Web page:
termination-fails for purposes of summary judgment on
Lipin's FMLA-based claims.
respect to the ADA and Chapter 151B, Lipin alleges disability
discrimination and a failure by Steward to provide reasonable
accommodation. While Lipin's disability discrimination
claims require similar analysis as to whether Clairmont
decided to fire Lipin before or after becoming aware of
Lipin's pneumonia, the record otherwise contains no
support for an inference that Steward fired Lipin
“because of, in whole or in part, his protected
disability.” Tobin v. Liberty Mut. Ins. Co.,
433 F.3d 100, 104-05 (1st Cir. 2005). Lipin fails to
articulate how his termination related at all to his
pneumonia, rather than to his HIPAA breach, his work for Anna
Jaques while having pneumonia, or any other conduct by Lipin
that the record recounts.
Lipin argues that Steward failed to provide a reasonable
accommodation by refusing to engage in an interactive process
to assess his disability and his capacity to work at Steward.
Steward contends that at no point during Lipin's
employment did Steward deny any application for medical leave
or any request for an accommodation of a disability; Lipin
counters that his February 23 termination effectively
rejected his February 20 notice to Steward that he was
extending his leave until March 2. Doc. No. 41 at 40-42.
Lipin's case, further dialogue was not warranted. The ADA
regulations provide: “To determine the appropriate
reasonable accommodation it may be necessary for the
[employer] to initiate an informal, interactive process with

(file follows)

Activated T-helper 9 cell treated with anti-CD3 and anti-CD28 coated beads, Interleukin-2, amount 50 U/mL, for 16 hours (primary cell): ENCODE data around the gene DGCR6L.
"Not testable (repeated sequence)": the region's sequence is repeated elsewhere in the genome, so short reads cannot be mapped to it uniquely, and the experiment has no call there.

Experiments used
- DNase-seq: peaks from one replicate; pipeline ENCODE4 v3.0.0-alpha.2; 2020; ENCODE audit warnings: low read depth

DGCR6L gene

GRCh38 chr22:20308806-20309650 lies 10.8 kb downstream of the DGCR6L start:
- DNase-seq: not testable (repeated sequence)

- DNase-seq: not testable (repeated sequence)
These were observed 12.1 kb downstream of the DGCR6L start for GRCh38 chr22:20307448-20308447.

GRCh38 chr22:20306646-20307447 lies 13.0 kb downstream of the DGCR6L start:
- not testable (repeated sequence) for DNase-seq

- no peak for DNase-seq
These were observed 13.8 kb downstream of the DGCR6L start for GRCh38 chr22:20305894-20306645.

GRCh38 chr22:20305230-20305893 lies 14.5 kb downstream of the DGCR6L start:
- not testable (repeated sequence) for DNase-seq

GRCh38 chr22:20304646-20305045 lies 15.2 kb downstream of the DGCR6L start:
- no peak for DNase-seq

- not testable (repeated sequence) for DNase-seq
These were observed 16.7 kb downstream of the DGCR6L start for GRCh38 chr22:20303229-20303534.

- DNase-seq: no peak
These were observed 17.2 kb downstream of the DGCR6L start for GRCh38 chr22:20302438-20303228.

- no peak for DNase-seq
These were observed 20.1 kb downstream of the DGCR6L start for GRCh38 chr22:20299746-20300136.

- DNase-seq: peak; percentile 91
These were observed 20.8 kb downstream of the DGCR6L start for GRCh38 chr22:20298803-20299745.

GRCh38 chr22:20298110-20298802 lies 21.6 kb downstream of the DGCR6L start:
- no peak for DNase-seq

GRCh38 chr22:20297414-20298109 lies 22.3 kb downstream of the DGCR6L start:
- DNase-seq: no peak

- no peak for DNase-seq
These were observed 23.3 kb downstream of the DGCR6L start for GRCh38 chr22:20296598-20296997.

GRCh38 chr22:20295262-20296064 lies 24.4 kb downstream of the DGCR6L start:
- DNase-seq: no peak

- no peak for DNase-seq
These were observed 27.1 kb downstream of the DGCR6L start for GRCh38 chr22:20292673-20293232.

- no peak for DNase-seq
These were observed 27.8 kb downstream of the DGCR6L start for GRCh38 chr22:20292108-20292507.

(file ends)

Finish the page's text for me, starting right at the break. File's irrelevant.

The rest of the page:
the [employee] in need of accommodation.” 29 C.F.R.
§ 1630.2(o)(3) (emphasis added). Under either
party's theory of the reason for Lipin's termination
(HIPAA breach or working at Anna Jaques while on leave from
Steward), Steward had determined to fire Lipin prior to, and
independent of, his February 20 extension of medical leave.
Whereas Steward had reached an employment decision without
regard to any disability asserted by Lipin, Steward was not
obligated to initiate an interactive dialogue with Lipin
toward an accommodation that would have served only to
forestall his termination. See Furtado v. Standard
Parking Corp., 820 F.Supp.2d 261, 280-81 (D. Mass. 2011)
(observing, in the FMLA context, that “[b]eing on leave
does not insulate an employee from being terminated for
misconduct”); Jones v. Nationwide Life Ins.
Co., 696 F.3d 78, 90 (1st Cir. 2012) (“When an
employee requests an accommodation for the first time only
after it becomes clear that an adverse employment action is
imminent, such a request can be too little, too late.”
Steward's motion for summary judgment is DENIED with
respect to Claims 1 and 2 and ALLOWED with respect to Claims
3 and 4. Within seven days, the parties shall file a joint
status report stating their joint or separate positions as to
(1) whether they request referral to the Court's
mediation program prior to trial, (2) the anticipated
duration of trial, and (3) whether all parties consent to the
exercise of jurisdiction by the magistrate judge assigned to
this case for further proceedings. The parties shall appear
for an initial pretrial conference on Wednesday, May 30, 2018
at 11:00 a.m.
 The Court rejects Steward's
threshold argument-that Lipin's work for another hospital
while on leave from Steward was not within a right protected
under the FMLA. Steward provides no authority in support of
its position that “outside or supplemental employment,
” as addressed under FMLA regulation, 29 C.F.R. §
825.216(e), would not encompass Lipin's work ...